In the Guardian, our own Emily St. John Mandel talks to Hannah Beckerman about her latest novel, The Glass Hotel, as well as her novel from 2014, Station Eleven. When asked if the latter seems “worryingly prescient” now, she responded, “It doesn’t, but only because I read so much about pandemics when I was writing it. This is not to make light of pandemics at all—it’s a terrible situation—but this is just something that happens from time to time in human history. There have been pandemics before and there will be again. I think the unfortunate reality is that every few years Station Eleven will seem horribly relevant.”
Selections from Open Yale Courses are headed to print. As program director John Donatich explains, “At first glance, you might look at it skeptically and ask why would anybody pay for something that you can get for free. But on second glance you realize that it’s actually not the same thing at all.”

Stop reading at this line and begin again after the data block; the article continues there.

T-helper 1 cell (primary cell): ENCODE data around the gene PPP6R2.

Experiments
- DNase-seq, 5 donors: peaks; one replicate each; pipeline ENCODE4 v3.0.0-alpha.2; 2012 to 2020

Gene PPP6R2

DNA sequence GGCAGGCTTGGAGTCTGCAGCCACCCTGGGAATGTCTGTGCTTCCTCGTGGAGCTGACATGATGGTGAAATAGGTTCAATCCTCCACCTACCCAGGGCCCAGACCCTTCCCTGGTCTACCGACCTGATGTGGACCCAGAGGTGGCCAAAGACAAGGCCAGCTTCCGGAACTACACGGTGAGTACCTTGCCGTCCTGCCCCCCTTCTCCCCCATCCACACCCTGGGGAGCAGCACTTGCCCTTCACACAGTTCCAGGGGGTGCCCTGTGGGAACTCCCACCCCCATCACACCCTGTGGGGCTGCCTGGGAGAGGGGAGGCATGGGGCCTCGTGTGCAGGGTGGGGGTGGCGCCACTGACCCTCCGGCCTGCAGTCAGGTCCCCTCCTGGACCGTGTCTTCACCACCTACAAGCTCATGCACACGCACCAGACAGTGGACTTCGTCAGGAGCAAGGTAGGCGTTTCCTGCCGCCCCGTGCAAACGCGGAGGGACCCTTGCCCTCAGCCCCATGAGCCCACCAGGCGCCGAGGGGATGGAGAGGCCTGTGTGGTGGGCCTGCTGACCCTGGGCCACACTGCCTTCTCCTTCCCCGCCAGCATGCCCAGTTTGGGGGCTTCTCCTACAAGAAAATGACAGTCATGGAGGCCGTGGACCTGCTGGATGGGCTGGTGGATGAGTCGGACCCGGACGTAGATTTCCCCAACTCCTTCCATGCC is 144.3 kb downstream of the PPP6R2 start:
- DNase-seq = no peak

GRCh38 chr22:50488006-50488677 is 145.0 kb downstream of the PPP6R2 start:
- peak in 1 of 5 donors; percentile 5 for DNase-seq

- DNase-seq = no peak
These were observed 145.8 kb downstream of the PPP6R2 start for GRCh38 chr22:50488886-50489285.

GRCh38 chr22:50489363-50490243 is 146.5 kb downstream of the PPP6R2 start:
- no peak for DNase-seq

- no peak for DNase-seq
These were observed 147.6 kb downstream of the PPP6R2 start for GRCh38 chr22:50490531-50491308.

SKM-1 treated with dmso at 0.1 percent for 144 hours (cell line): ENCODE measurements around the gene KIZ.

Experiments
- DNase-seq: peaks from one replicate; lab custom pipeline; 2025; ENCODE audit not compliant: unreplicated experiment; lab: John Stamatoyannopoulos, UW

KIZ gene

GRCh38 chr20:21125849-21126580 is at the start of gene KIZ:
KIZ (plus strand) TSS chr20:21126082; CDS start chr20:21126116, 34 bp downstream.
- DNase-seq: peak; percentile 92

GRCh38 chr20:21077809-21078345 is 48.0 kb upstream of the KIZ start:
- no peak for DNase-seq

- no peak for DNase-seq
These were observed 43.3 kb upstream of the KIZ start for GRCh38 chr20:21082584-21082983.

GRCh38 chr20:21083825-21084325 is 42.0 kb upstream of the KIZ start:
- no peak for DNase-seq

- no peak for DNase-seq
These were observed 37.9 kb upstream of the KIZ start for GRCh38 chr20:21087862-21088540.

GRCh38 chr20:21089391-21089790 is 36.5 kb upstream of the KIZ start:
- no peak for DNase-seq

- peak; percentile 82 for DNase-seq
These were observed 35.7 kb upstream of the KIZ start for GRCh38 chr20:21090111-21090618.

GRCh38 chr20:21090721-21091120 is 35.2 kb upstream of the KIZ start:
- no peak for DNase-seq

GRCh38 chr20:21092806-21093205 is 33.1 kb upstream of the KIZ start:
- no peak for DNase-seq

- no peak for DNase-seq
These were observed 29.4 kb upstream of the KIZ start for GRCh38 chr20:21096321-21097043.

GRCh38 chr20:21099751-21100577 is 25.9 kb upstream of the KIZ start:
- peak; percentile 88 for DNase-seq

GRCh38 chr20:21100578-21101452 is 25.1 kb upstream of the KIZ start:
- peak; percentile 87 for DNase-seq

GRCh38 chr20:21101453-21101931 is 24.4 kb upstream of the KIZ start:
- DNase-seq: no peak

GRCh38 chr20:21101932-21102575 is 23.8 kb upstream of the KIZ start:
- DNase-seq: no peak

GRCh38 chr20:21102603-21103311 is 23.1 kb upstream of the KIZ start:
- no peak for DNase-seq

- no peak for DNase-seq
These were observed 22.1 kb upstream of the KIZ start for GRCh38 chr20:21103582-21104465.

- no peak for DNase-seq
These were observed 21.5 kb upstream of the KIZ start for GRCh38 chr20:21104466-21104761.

Out this week: Can’t and Won’t by Lydia Davis; What Would Lynne Tillman Do by Lynne Tillman; In Paradise by the late Peter Matthiessen; Family Life by Akhil Sharma; Talking to Ourselves by Andrés Neuman; I Pity the Poor Immigrant by Zachary Lazar; The Opposite of Loneliness by Marina Keegan; The Plover by Adam Doyle; The Word Exchange by Alena Graedon; and a new biography of John Updike by Adam Begley.
Eliza Griswold’s got a great essay up on The Poetry Foundation’s website. It’s about poetry and reportage in Lampedusa, the largest island in the Italian Pelagie chain.
Recommended reading: a piece for The Toast “In Which Three Adults Discuss A Wrinkle in Time Seriously and At Length.” Related: A Wrinkle in Time may finally become a (good) movie.